Is it easier to remove the mesh when it’s inserted via open method
09/13/2022 at 7:20 am #32435
After 2+ years I’m here again.
The last time I wrote was about pain after squats that resolved over time. Well, it happened again, this time after moving some boxes.
And I’m doing research about mesh removal again if pain doesn’t settle.
So I have bilateral inguinal hernia repair with open surgery and progrip mesh and I’m based in Europe.
Some of the best options for removal in Europe are Dr. Muschaweck and Dr.Koch as far as I know. Both remove mesh only if it is inserted openly.
Does that mean it’s safer to remove mesh when it’s openly inserted and have less invasive surgery for removal?
I know removing the mesh is no joke and I won’t do it just like that, but that pain sucks and i can’t just wait it to resolve..
09/13/2022 at 10:57 am #32436
You probably had a Lichtenstein repair. So the mesh is actually in the inguinal canal, not behind it. That’s why it would be removed by open methods, from the front. It would make no sense to enter the canal from the back of the abdominal wall via laparoscopy.
If you have your surgery notes they might have more information about the procedure that you had. Covidien (now Medtronic) also makes a plug and patch mesh, but it is not a Progrip product.
Here are a couple of links that show the material and the probable procedure.
09/13/2022 at 11:33 am #32437
@good-intentions yes, I had Lichtenstein repair with the progrip mesh, no plug and patch was used.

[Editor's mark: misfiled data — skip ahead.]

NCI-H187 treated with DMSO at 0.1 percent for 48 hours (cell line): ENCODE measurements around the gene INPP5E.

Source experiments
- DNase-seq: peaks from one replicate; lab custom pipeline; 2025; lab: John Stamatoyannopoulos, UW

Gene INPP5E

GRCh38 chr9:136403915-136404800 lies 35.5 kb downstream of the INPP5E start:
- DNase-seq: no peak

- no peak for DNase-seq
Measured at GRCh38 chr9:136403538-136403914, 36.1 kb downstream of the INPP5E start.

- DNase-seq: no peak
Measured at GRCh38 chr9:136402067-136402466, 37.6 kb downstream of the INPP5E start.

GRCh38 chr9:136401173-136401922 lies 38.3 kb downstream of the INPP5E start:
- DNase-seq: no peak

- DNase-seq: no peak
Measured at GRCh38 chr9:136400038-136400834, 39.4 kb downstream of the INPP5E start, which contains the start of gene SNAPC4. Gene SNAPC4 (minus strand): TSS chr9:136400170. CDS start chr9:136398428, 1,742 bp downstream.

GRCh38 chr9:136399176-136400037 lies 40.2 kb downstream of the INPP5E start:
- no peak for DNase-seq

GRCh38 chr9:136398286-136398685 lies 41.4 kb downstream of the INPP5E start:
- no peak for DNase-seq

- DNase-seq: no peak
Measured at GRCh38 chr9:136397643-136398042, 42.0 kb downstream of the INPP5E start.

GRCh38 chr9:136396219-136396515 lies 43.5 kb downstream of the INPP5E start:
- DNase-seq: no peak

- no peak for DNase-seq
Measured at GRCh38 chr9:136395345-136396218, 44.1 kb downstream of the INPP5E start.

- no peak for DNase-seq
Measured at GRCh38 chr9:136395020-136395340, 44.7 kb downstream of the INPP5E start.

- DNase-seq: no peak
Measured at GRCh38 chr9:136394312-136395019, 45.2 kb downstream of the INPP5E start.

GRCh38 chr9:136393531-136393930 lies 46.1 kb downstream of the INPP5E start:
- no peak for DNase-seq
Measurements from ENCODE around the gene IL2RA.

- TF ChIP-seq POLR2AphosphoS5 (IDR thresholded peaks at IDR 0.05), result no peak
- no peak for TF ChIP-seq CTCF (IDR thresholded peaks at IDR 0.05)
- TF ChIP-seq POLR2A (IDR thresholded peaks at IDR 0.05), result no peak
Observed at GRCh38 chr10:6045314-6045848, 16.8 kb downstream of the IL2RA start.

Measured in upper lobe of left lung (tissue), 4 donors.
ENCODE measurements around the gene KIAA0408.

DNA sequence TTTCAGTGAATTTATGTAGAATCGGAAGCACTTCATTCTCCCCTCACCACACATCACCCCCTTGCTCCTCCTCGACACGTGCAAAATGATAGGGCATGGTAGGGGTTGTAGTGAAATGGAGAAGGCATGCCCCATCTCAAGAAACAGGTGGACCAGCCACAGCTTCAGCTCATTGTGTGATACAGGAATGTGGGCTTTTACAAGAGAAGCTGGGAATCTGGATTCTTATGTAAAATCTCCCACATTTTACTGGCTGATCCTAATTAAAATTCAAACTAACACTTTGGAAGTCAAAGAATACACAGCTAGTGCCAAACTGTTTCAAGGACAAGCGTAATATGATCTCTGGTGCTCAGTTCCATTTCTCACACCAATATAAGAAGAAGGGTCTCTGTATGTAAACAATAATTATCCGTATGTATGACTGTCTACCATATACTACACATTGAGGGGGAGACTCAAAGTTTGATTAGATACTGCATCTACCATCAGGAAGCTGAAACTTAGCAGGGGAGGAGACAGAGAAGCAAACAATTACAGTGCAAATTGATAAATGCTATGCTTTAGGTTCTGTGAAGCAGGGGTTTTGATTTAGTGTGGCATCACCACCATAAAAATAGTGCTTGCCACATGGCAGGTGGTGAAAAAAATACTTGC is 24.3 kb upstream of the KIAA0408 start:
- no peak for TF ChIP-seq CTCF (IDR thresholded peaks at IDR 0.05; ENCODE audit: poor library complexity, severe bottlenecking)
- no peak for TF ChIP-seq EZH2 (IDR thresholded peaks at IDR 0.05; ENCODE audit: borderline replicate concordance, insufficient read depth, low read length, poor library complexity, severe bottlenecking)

Maybe I didn’t ask my question clear enough.
I wonder if it’s easier/safer to remove mesh that is in the inguinal ligament(Lichtenstein) than if the mesh is in the extra-peritoneal(TEP) or peritoneal cavity(TAPP) since well-known Drs. remove mesh only if it was done by Lichtenstein method.
Quote from Dr.Muschaweck website:
Mesh removal is always necessary in patients with chronic pain after open mesh insertion, but unfortunately it is rarely possible in patients with laparoscopically inserted mesh.
09/13/2022 at 3:31 pm #32454
I think that only a surgeon who does both could say if one was “easier”.
It seems like you’re trying to compare the risk of your situation to somebody like myself who had laparoscopic implantation and removal. I think that laparoscopic removal is inherently riskier because of the general anesthesia, the need to cut through the peritoneum (potential for adhesions), and the fact that laparoscopic mesh is laid on top of nerves and vessels and becomes attached to some of them over time. For example, my surgeon had to sacrifice the inferior epigastric artery on one side because it was so entangled. He also had to leave a piece of mesh in, because of the risk of more damage. It’s an example of the high stakes involved in lap mesh hernia repair. If problems happen they are very very difficult to solve.
So, overall, it seems reasonable to estimate that open mesh removal is less risky than lap mesh removal. And, since Lichtenstein’s method does not involved a plug, there should be less entanglement with critical structures. That’s how it looks to me, but I’m just a person who reads a lot.
09/13/2022 at 3:43 pm #32455
Dr. Towfigh apparently did one of her HerniaTalk Live sessions on mesh removal recently. It’s not on her Youtueb site though, maybe it will be there later.
09/14/2022 at 3:07 am #32464
@good-intentions thanks for your replay and thoughts.
I know tho in open mesh removal nerves have to be cut as well to eliminate the risk of chronic pain.
There isn’t a lot of information about open mesh removal on the web and seems to be true for this forum as well.
Any other information about open mesh removal would be greatly apriciated!
09/15/2022 at 8:23 pm #32502
Dr. Towfigh has updated her Youtube channel. I have not watched the video but it might have some value. I have to assume that the “myths” are from the perspective of the surgeon. It would be interesting to see the myths written out so patients could add their real-world experiences.
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